In this Article

Symptoms

Symptoms depend on the injury and will be different in each case. In general, most people feel:

  • Tightness, or reduced range of motion is various areas of the back
  • A burning sensation
  • Sharp, intense pain when moving
  • Shooting pain and/or tingling in the leg or buttocks

Who Gets Back Pain?

Most people will have an episode of back pain by the time they are 40 years old. It becomes more common as we age. It is also more common in people who:

  • Are not physically active. This is because the muscles in the back and abdomen (belly) become weak over time and can’t support the spine.
  • Eat an unhealthy diet. Foods high in sugar calories and saturated fat contribute to overweight and obesity, which can strain the back and other joints.
  • Have a physically demanding job. Work that requires heavy lifting, pulling, pushing, or working in tight, cramped spaces, may be the source of strain or injury.
  • Inherit medical problems. Some diseases, such as ankylosing spondylitis (a type of arthritis), run in families.
  • Have other medical problems. Conditions such as osteoarthritis or cancer can cause back pain.

When to See a Doctor

Make an appointment to see your healthcare provider if you develop any of these symptoms:

  • Sudden, severe pain
  • Severe back pain that gets worse over several weeks instead of getting better
  • Back pain that lasts longer than 8 weeks or returns regularly
  • Numbness or weakness in your legs
  • Fever

See your healthcare provider immediately or go to the nearest emergency room if you have any of these symptoms:

  • Difficulty urinating or controlling urine
  • Blood in your urine
  • Loss of bowel control

What Causes Back Pain?

Back pain can be caused by:

  • Injuries, such as sprains (ligaments), strains (muscles), or fractures (bones)
  • Disk problems, such as herniation (rupture) or degeneration (breakdown)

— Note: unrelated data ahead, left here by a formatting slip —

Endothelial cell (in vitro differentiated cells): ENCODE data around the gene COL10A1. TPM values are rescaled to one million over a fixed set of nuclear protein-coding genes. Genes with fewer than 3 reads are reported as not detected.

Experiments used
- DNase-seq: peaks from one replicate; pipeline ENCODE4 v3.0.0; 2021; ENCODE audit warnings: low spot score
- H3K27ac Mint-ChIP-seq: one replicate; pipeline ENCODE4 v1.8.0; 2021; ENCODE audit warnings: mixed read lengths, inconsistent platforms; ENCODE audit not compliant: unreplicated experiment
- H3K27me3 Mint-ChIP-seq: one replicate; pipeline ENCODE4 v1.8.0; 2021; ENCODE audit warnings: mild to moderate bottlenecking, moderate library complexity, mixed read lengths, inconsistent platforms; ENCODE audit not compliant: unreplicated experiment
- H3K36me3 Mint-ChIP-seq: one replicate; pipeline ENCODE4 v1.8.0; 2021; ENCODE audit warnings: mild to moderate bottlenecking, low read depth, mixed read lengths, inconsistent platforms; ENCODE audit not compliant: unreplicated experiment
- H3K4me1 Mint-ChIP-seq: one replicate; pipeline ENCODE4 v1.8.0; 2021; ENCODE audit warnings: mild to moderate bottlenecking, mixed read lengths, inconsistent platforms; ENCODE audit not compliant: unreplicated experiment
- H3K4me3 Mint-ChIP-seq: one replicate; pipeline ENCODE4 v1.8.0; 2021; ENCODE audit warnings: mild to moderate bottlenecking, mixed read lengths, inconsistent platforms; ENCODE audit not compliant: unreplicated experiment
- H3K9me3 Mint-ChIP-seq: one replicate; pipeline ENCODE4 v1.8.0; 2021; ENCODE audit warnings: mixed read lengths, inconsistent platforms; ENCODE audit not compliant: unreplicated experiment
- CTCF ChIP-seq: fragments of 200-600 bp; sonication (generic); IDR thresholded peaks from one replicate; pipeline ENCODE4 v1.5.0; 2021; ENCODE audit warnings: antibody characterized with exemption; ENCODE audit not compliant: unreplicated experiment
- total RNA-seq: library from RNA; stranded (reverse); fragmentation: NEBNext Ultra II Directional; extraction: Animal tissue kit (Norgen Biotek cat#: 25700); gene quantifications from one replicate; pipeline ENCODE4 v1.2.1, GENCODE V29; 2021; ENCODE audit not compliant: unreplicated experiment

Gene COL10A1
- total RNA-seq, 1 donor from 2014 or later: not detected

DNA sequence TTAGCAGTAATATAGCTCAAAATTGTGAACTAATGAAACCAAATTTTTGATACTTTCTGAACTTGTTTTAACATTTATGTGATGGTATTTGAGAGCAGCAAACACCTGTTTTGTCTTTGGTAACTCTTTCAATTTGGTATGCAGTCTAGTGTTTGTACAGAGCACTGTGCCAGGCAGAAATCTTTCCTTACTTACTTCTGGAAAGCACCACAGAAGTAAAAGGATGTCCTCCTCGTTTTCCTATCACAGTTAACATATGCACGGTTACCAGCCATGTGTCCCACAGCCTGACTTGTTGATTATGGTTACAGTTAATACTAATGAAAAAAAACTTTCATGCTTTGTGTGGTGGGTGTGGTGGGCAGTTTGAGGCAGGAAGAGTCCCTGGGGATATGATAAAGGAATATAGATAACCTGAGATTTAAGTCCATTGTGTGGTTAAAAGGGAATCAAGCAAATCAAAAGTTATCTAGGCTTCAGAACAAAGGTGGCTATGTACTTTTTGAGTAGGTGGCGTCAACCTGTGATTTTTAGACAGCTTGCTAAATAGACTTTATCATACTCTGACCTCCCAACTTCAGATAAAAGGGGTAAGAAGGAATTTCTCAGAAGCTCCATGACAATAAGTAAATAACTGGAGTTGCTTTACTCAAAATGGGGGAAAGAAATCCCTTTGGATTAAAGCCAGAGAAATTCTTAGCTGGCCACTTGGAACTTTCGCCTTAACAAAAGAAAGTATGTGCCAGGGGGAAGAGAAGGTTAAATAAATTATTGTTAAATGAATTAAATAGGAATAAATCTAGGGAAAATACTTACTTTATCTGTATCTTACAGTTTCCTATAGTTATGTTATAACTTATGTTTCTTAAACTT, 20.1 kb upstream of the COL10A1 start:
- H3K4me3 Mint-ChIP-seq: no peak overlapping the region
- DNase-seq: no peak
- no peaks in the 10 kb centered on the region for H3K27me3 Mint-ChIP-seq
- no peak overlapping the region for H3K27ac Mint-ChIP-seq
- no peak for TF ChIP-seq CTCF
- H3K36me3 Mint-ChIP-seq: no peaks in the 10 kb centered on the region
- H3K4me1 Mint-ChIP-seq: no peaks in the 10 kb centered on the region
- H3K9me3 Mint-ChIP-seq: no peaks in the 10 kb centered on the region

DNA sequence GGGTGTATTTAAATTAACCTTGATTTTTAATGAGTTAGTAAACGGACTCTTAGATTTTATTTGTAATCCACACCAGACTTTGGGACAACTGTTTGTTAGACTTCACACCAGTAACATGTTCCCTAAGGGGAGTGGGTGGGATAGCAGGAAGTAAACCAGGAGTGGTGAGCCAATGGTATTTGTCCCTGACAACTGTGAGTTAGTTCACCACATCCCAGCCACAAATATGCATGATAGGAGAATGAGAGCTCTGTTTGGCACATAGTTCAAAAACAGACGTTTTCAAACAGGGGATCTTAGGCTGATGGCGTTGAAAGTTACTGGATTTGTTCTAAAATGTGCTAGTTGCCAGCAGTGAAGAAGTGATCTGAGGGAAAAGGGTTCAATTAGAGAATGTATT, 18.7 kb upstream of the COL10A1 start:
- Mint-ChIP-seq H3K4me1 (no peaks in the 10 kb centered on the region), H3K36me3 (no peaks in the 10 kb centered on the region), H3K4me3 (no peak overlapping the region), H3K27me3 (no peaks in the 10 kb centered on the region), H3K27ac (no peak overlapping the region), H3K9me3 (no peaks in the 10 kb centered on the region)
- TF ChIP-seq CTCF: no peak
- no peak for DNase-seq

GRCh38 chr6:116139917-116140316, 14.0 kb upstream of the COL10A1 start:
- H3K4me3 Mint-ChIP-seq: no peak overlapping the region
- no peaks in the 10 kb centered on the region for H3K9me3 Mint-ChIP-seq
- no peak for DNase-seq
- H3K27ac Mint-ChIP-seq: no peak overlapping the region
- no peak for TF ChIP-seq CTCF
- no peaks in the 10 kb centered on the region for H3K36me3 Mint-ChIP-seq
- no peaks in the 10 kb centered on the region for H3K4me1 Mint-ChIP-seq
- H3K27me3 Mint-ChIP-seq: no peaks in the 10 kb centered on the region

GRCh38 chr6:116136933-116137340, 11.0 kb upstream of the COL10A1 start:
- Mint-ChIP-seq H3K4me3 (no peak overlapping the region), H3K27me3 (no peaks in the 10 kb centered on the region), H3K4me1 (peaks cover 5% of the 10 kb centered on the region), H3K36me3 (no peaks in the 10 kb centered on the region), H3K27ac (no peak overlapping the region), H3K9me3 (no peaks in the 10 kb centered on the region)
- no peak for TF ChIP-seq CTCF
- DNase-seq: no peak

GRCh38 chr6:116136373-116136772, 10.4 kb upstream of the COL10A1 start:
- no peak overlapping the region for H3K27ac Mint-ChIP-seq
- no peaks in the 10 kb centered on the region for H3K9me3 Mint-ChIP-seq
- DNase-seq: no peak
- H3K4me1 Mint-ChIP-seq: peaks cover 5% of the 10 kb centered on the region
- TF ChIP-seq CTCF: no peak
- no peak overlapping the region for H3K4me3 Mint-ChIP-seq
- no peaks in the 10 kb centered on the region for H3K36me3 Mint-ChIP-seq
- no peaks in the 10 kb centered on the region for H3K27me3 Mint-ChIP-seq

• Diseases or conditions, such as arthritis, pregnancy, kidney stones, cancer or infection

While not a cause of back pain, it can be made worse by stress, which can make your muscles tight and sore.

Diagnosis and Tests

Not all back pain episodes require a healthcare provider’s visit. You can often manage your pain on your own and return to normal activities in a short time. If you do see your healthcare provider, he or she will do a medical history and physical exam. If a serious condition is suspected, you may need to have lab tests, X-rays, a CT scan, or an MRI.

Treatments

Based on your test results, medical history, and physical exam, your healthcare provider may recommend:

  • Education and activity. Your healthcare provider will talk with you about avoiding bed rest, staying active, and practicing good body mechanics.
  • Medicines for pain relief. Your healthcare provider may recommend over-the-counter or prescription-strength anti-inflammatories (such as ibuprofen or naproxen) or acetaminophen. For more severe cases, you might need to take a short course of muscle relaxers to reduce muscle tension and increase ability to move. Acute back pain rarely requires treatment with steroids or narcotics.
  • Referral to a physical therapist. A physical therapist can create and supervise an individual exercise program for increasing your flexibility and strength. Earlier treatment tends to produce better results than waiting. (If your insurance doesn’t cover physical therapy, ask your healthcare provider for exercise recommendations.)
  • Surgery. In most cases, chronic back pain does NOT require surgery. However, if back pain is caused by a problem with a nerve root, tumor, infection, or serious structural problem, surgery may be needed to fix the problem.

How Can I Prevent Back Pain?

There are certain things you can do to lower your chances of having problems with your back. Here are some suggestions:

  • Practice good body mechanics. The term “body mechanics” refers to how you move and hold your body. Building good habits is one of the most important things you can do to protect yourself from painful back episodes.
  • Get regular exercise. Regular activity keeps your body strong and flexible to help support your back. Establish and maintain a regular exercise program that includes aerobic training (such as walking, swimming, or cycling) as well as stomach and back strengthening.
  • Manage your weight. Extra pounds put extra stress on your back, hips, knees and ankles. To lose weight, eat more fruits, vegetables, and low-fat foods. Keep portions small, avoid junk food, and exercise regularly!
  • Avoid activities that require heavy lifting, trunk twisting, or bodily vibration. These activities can place lots of stress and strain on your back. Avoid them when possible — and always use proper body mechanics.
  • Reduce stress. Stress has also been shown to affect low back pain. Stress can cause muscular tension and sometimes spasm. Look at ways to reduce or manage the stress in your life.